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Far-right: growth, resilience, and normalization

Part I – The importance of identifying the strengthening of these ultra-authoritarian alternatives today, in order to advance in combating them

André Freire, from Resistência-PSOL (Brasil)

There is a clear growth of the far-right in various regions of the planet. This strengthening combines with the resilience of some of these ultra-authoritarian alternatives and also with a process of normalization of their presence in governments and their terribly reactionary political proposals.

Europe stands out as the main exponent of this process.

In the European continent, the growth, resilience, and normalization of the far-right become very evident. We can cite just a few examples:

In Italy, the third-largest economy in the Eurozone, we witness a government led by Prime Minister Giorgia Meloni, formed by an alliance of two far-right parties – Brothers of Italy (Meloni’s party, with strong historical ties to Italian fascism) and The League (Matteo Salvini’s party), along with a third right-wing party – Forza Italia (the party of the recently deceased Silvio Berlusconi). With over six months in power, this government has been implementing a radical agenda against immigration and the rights of oppressed groups, especially the LGBTQIA+ community.

In the upcoming legislative elections in Spain on Sunday, July 23rd, polls indicate a possible victory for the People’s Party (PP), the country’s main right-wing party. However, the PP is unlikely to secure an absolute majority in parliament to form a government (parliamentary regime) and will probably have to form an alliance with VOX, the main representative of Spanish neo-fascist far-right, which became the third political force in the recent regional elections held last May. Government agreements between PP and VOX already exist in three regional governments and several municipalities.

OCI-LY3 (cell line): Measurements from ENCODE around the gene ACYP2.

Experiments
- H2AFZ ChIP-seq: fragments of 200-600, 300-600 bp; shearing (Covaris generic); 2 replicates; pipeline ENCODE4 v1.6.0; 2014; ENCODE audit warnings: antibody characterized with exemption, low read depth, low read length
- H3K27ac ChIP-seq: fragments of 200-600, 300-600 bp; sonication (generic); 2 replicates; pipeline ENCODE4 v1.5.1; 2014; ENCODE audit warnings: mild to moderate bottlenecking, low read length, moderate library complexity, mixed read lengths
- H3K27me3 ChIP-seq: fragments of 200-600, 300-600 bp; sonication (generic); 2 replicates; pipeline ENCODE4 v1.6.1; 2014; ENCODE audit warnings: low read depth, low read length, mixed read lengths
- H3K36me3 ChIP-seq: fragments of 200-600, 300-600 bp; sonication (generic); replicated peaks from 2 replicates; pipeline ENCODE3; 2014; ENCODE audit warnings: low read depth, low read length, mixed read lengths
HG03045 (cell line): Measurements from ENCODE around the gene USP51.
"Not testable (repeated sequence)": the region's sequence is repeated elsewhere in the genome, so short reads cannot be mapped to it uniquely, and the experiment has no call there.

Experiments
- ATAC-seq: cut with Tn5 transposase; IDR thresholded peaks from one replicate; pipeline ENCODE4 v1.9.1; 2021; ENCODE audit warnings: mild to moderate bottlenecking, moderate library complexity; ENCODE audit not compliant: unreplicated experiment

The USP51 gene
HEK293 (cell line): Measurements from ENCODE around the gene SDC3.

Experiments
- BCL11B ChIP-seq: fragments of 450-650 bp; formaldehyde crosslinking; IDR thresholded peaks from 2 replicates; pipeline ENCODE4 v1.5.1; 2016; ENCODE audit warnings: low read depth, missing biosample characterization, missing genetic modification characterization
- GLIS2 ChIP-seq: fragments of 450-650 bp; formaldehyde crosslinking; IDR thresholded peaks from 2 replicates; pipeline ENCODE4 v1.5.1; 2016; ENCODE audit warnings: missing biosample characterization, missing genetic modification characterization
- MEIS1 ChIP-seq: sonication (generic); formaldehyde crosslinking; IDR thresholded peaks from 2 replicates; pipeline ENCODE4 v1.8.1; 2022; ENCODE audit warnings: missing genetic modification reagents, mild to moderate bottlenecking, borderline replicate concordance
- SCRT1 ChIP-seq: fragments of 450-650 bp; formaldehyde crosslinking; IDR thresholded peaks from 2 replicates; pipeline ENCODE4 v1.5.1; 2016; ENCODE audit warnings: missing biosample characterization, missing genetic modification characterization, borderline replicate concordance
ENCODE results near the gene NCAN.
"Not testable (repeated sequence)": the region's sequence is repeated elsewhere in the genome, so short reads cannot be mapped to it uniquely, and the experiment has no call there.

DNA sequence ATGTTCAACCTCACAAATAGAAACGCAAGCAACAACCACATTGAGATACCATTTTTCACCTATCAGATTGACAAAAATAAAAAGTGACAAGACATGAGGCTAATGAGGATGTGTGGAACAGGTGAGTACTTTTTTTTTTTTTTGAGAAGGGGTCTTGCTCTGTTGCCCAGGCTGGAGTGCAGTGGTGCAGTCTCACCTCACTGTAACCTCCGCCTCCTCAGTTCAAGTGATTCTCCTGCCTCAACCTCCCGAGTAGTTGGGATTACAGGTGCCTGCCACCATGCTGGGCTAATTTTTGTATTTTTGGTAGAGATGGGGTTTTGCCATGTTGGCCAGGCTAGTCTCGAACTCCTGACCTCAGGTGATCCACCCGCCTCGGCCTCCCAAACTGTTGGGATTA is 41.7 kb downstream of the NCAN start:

France has experienced major mobilizations again this year. Firstly, there was a strong wave of strikes and protests against a pension reform harshly imposed by the Macron government, using violent repression and anti-democratic measures that bypassed even the parliament. More recently, we have witnessed strong and radical protests, mainly led by black youth from the suburbs, against the police killing of Nahel, a 17-year-old black youth from an immigrant family. The existence of strong popular mobilizations, which deserve all our support and solidarity, unfortunately, as everything indicates, has not managed to curb the strength and resilience of the French far-right. Marine Le Pen remains one of the main exponents and an even further-right alternative in the face of Macron’s government’s decline. To give an idea of the seriousness of the situation, far-right sectors are running a fundraising campaign to support the police officer who committed the killing, which has already raised over one million Euros (over 5 million Brazilian reais). Moreover, the majority of police unions publicly support the criminal actions of this officer and endorse the far-right’s proposals and candidates.

Another important piece of information that has been widely circulated in recent weeks concerns the growth of Alternative for Germany (AfD). This far-right organization in Germany, founded just over a decade ago, has recently won leadership in two regional governments, a small municipality (Raguhn-Jeßnitz), and a district administration (Sonneberg), all located in eastern regions of the country. In a recent poll conducted by the Ipsos Institute, AfD ranks second with 22% of voter intentions (compared to 10% in the last elections), behind only CDU (Angela Merkel’s right-wing party) with 26%, and ahead of the Social Democratic Party (SPD), which currently leads the federal government, but has experienced considerable wear and tear and appears with only 18%. AfD also leads the polls for the upcoming elections in four German states covering most of the territory of the former East Germany.